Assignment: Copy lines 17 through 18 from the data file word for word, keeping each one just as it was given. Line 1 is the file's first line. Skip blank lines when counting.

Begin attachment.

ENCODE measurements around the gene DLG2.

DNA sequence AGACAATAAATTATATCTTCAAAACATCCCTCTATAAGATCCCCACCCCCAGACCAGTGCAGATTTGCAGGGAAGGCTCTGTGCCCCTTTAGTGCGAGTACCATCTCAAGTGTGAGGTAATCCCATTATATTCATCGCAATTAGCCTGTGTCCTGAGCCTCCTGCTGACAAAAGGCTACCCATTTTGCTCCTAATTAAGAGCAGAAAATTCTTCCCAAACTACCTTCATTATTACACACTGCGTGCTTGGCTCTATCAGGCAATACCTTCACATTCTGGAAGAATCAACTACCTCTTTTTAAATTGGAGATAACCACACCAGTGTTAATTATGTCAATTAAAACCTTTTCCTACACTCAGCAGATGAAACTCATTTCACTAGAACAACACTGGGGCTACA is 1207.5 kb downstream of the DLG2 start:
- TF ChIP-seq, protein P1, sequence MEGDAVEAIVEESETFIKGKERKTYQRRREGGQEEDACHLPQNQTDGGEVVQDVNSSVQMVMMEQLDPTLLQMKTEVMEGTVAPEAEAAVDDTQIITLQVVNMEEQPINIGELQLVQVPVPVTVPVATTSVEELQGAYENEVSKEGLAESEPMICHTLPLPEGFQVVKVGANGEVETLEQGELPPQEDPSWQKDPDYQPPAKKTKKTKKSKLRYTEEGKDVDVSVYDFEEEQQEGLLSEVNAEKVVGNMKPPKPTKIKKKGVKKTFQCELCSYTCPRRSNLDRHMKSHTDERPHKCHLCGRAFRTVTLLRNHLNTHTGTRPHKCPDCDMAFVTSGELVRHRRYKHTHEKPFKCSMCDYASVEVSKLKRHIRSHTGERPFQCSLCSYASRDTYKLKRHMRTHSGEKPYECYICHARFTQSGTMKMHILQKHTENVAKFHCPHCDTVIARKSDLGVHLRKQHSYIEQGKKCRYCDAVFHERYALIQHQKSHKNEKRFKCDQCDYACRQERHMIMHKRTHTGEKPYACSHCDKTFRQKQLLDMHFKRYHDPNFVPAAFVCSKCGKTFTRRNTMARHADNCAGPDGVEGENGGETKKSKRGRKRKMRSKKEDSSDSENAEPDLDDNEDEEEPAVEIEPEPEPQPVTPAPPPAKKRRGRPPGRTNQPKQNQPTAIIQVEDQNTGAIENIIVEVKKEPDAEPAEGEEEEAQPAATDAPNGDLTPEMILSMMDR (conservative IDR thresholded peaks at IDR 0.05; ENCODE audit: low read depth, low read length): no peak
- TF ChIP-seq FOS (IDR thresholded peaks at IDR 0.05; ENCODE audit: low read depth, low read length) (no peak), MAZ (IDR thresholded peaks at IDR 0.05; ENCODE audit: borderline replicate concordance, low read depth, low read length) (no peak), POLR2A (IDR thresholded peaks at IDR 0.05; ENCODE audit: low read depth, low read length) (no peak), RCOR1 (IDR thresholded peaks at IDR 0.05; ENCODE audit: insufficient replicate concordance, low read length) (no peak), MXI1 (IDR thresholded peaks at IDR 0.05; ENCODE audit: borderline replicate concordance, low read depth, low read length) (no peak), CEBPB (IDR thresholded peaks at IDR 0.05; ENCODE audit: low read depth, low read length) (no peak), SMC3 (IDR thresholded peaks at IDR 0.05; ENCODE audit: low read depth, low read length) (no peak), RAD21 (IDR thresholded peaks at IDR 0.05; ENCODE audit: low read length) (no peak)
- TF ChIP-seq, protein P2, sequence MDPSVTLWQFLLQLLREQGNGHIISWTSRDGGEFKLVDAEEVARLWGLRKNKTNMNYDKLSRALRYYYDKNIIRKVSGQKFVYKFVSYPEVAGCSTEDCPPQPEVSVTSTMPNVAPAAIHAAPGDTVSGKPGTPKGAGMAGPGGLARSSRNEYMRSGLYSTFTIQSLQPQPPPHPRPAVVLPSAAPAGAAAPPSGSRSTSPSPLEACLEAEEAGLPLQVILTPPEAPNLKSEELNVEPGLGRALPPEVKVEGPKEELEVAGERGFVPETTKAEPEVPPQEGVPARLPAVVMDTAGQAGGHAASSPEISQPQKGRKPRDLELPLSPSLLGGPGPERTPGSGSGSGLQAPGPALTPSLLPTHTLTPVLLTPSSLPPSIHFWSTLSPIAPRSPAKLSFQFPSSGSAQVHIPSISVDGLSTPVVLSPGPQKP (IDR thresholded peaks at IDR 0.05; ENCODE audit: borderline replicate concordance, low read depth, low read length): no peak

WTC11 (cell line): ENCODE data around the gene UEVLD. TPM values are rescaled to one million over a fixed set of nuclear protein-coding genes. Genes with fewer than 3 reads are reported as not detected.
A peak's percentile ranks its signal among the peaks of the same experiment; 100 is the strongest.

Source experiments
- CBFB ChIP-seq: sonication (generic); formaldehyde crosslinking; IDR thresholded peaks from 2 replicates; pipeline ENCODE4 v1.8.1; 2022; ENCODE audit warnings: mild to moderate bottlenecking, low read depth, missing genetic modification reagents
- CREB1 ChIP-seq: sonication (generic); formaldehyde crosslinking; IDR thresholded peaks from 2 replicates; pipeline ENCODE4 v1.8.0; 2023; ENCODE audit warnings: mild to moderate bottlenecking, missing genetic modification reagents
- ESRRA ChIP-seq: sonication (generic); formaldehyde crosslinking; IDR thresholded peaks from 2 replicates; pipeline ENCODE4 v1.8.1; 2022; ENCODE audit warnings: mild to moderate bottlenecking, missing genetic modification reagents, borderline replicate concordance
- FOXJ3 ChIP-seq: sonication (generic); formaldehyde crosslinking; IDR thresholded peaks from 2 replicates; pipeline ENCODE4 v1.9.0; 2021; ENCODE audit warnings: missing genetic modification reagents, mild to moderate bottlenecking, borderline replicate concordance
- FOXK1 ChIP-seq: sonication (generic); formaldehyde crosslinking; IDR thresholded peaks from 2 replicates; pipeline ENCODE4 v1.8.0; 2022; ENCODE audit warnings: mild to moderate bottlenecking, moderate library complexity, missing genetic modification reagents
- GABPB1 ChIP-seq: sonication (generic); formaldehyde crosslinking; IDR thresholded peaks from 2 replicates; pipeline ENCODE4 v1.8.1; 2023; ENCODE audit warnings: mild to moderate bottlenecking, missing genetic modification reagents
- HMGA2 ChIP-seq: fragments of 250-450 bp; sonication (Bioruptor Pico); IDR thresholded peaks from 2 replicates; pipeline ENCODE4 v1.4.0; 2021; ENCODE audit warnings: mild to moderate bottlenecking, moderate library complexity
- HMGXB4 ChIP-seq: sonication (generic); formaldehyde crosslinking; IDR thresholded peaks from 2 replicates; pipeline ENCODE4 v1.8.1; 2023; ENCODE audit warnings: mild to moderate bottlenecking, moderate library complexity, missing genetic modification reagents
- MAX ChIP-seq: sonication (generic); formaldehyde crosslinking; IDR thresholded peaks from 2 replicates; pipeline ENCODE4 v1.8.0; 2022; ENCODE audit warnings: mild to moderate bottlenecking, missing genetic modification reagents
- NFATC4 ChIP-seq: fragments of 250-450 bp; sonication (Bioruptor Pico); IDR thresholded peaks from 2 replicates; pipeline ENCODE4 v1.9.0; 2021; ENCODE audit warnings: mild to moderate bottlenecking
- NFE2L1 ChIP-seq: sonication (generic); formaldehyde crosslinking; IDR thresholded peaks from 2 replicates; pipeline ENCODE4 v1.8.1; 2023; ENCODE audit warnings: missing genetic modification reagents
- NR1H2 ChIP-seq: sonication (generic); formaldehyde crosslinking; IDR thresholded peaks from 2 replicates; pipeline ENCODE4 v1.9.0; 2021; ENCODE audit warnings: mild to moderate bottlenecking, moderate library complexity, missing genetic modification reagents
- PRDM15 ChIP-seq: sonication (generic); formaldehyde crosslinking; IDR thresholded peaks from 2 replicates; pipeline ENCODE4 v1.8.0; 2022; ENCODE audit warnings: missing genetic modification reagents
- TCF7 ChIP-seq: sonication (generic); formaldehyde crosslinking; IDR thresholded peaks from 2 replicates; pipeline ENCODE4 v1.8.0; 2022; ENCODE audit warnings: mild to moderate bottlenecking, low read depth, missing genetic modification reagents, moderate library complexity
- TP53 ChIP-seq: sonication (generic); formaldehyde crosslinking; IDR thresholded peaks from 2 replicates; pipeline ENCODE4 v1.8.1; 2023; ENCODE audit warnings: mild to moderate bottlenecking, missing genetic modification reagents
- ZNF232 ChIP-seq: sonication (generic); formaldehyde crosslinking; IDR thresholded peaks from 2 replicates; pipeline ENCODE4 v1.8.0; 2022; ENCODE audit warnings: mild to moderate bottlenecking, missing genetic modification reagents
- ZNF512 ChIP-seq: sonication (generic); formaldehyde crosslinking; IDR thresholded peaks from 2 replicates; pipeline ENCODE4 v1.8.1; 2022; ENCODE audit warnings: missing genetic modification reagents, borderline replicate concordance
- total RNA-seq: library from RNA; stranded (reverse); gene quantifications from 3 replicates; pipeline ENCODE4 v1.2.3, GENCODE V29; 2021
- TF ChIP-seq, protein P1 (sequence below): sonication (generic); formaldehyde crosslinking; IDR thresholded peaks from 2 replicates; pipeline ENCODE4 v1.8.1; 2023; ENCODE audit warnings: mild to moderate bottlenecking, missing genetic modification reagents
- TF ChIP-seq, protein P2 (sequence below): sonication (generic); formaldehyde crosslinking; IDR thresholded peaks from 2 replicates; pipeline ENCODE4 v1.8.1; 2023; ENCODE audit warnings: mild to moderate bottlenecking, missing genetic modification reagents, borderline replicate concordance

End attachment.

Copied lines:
- MAX ChIP-seq: sonication (generic); formaldehyde crosslinking; IDR thresholded peaks from 2 replicates; pipeline ENCODE4 v1.8.0; 2022; ENCODE audit warnings: mild to moderate bottlenecking, missing genetic modification reagents
- NFATC4 ChIP-seq: fragments of 250-450 bp; sonication (Bioruptor Pico); IDR thresholded peaks from 2 replicates; pipeline ENCODE4 v1.9.0; 2021; ENCODE audit warnings: mild to moderate bottlenecking